Interfaces and implementations

Objective-C requires that the interface and implementation of a class be in separately declared code blocks. By convention, developers place the interface in a header file and the implementation in a code file. The header files, normally suffixed .h, are similar to C header files while the implementation (method) files, normally suffixed .m, can be very similar to C code files.


This is analogous to class declarations as used in other object-oriented languages, such as C++ or Python.

The interface of a class is usually defined in a header file. A common convention is to name the header file after the name of the class, e.g. Ball.h would contain the interface for the class Ball.

An interface declaration takes the form:

@interface classname : superclassname {
  // instance variables
+ classMethod1;
+ (return_type)classMethod2;
+ (return_type)classMethod3:(param1_type)param1_varName;

- (return_type)instanceMethod1With1Parameter:(param1_type)param1_varName;
- (return_type)instanceMethod2With2Parameters:(param1_type)param1_varName

In the above, plus signs denote class methods, or methods that can be called on the class itself (not on an instance), and minus signs denote instance methods, which can only be called on a particular instance of the class. Class methods also have no access to instance variables.

The code above is roughly equivalent to the following C++ interface:

class classname : public superclassname {
  // instance variables

  // Class (static) functions
  static void *classMethod1();
  static return_type classMethod2();
  static return_type classMethod3(param1_type param1_varName);

  // Instance (member) functions
  return_type instanceMethod1With1Parameter(param1_type param1_varName);
  instanceMethod2With2Parameters(param1_type param1_varName,
                                 param2_type param2_varName = default);

Note that instanceMethod2With2Parameters:param2_callName: demonstrates the interleaving of selector segments with argument expressions, for which there is no direct equivalent in C/C++.

Return types can be any standard C type, a pointer to a generic Objective-C object, a pointer to a specific type of object such as NSArray *, NSImage *, or NSString *, or a pointer to the class to which the method belongs (instancetype). The default return type is the generic Objective-C type id.

Method arguments begin with a name labeling the argument that is part of the method name, followed by a colon followed by the expected argument type in parentheses and the argument name. The label can be omitted.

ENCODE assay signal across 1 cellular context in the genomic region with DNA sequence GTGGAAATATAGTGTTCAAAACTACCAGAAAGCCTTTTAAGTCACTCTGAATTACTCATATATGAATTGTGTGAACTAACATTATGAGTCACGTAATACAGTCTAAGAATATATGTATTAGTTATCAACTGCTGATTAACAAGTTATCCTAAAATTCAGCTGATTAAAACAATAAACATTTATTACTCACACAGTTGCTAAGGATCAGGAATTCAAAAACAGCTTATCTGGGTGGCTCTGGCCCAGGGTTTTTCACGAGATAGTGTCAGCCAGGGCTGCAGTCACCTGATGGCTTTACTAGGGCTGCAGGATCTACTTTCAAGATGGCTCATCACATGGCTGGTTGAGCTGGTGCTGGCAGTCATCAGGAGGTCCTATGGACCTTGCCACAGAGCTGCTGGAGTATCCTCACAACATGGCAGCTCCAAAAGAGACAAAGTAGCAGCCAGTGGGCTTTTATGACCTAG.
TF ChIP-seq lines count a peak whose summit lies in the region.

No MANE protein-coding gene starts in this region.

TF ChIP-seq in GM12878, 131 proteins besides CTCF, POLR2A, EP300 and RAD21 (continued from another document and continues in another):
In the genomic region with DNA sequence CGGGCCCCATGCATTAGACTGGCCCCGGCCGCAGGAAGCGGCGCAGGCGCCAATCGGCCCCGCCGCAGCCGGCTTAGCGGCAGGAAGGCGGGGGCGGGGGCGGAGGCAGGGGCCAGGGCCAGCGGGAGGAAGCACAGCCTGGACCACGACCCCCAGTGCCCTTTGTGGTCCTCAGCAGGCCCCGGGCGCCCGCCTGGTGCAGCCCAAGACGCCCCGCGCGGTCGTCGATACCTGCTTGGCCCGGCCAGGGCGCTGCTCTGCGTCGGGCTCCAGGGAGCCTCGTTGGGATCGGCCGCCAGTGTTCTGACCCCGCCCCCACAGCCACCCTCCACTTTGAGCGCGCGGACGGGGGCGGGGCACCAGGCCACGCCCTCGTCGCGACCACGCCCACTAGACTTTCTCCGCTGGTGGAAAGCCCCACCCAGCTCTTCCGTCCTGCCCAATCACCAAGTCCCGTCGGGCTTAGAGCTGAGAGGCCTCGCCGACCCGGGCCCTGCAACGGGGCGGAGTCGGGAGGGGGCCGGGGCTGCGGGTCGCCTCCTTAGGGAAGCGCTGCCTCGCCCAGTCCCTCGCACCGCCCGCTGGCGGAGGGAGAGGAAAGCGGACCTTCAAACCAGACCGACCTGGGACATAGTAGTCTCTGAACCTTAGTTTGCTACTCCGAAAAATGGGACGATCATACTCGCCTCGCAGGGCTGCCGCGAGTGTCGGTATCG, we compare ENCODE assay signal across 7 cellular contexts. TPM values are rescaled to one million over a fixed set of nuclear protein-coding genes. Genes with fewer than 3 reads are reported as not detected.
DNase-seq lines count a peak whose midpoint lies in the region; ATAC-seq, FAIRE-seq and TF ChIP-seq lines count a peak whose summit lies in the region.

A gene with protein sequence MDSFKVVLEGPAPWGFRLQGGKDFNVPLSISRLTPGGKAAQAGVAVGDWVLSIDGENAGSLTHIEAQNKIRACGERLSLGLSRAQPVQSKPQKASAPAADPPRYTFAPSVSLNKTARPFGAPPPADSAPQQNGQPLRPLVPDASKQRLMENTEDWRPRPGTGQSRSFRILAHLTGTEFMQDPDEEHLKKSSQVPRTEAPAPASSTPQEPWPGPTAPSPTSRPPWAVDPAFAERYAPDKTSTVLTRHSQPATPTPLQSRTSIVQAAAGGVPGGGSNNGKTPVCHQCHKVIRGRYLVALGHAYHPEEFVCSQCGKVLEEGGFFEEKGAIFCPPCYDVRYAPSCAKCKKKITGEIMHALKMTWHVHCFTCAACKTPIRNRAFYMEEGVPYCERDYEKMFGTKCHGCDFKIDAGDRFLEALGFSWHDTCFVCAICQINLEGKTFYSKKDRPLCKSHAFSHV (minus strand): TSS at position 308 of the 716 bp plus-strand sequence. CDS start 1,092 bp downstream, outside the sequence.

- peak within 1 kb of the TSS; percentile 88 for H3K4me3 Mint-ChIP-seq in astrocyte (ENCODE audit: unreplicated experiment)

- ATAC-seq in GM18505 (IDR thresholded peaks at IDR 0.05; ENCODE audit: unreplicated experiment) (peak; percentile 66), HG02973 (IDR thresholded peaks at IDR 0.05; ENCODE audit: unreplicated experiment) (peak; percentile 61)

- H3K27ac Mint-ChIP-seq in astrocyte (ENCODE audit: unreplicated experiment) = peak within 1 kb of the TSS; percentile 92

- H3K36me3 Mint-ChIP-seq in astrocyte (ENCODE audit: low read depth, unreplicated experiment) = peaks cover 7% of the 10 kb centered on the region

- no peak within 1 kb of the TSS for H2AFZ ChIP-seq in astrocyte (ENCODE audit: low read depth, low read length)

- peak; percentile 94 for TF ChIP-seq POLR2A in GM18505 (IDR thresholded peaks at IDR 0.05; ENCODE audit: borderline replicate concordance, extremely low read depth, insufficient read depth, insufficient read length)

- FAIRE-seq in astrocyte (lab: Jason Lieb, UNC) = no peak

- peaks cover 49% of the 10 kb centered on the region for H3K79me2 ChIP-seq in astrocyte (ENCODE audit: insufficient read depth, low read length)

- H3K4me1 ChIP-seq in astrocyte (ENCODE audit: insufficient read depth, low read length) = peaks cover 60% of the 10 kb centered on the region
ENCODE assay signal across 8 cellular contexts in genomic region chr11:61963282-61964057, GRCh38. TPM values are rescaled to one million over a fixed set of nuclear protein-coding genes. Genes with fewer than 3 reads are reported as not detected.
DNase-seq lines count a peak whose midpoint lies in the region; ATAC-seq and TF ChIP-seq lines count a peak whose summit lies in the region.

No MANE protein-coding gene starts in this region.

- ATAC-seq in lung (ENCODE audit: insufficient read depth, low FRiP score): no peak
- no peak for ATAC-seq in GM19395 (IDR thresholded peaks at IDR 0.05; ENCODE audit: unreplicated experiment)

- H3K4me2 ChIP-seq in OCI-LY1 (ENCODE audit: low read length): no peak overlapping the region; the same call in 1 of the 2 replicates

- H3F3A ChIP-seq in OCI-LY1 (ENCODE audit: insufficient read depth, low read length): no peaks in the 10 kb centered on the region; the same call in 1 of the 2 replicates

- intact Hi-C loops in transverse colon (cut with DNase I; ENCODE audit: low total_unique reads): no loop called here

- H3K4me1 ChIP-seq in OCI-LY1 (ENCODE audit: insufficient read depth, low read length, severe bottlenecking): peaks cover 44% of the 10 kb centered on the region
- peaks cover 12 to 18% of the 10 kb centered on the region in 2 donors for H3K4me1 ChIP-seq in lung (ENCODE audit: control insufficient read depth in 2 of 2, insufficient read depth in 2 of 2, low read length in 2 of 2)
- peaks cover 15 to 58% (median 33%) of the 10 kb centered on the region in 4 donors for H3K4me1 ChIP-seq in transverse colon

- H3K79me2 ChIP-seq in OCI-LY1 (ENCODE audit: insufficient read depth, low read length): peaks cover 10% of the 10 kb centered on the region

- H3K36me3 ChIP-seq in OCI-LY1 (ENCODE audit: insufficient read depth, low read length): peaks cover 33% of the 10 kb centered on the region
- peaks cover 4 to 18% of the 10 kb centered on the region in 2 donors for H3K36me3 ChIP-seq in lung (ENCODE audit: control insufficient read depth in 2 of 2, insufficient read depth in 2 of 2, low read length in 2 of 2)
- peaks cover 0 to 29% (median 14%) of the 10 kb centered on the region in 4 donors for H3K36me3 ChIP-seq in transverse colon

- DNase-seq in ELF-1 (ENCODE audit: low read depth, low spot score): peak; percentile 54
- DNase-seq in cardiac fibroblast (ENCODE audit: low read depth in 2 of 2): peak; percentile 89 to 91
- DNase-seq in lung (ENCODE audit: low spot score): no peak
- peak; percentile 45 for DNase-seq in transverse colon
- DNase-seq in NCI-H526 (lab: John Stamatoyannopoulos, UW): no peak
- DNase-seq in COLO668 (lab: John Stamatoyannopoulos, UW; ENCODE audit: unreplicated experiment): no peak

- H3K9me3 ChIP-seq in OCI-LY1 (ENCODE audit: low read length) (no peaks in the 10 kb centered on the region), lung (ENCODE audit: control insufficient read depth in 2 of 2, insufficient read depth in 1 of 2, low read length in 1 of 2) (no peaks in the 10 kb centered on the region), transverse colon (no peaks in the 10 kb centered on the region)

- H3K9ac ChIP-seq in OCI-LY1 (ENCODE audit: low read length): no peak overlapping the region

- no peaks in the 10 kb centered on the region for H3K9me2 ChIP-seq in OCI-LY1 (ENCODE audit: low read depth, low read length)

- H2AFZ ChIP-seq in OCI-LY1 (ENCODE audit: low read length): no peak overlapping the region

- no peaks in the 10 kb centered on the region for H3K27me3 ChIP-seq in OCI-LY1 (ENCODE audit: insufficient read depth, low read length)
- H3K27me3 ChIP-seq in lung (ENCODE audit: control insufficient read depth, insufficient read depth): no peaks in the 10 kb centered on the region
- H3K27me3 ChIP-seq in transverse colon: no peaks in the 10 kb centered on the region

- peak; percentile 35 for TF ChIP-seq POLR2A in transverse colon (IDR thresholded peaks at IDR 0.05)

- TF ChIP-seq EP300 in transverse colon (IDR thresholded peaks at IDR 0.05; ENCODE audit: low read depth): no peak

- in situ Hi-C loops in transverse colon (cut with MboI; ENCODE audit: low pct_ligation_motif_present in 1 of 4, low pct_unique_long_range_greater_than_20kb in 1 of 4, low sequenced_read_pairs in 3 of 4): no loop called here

- (void)setRangeStart:(int)start end:(int)end;
- (void)importDocumentWithName:(NSString *)name
      withSpecifiedPreferences:(Preferences *)prefs

A derivative of the interface definition is the category, which allows one to add methods to existing classes.[22]


The interface only declares the class interface and not the methods themselves: the actual code is written in the implementation file. Implementation (method) files normally have the file extension .m, which originally signified "messages".[23]

@implementation classname
+ (return_type)classMethod {
  // implementation
- (return_type)instanceMethod {
  // implementation

Methods are written using their interface declarations. Comparing Objective-C and C:

- (int)method:(int)i {
  return [self square_root:i];
int function(int i) {
  return square_root(i);

The syntax allows pseudo-naming of arguments.

- (void)changeColorToRed:(float)red green:(float)green blue:(float)blue {
  //... Implementation ...

// Called like so:
[myColor changeColorToRed:5.0 green:2.0 blue:6.0];

Internal representations of a method vary between different implementations of Objective-C. If myColor is of the class Color, instance method -changeColorToRed:green:blue: might be internally labeled _i_Color_changeColorToRed_green_blue. The i is to refer to an instance method, with the class and then method names appended and colons changed to underscores. As the order of parameters is part of the method name, it cannot be changed to suit coding style or expression as with true named parameters.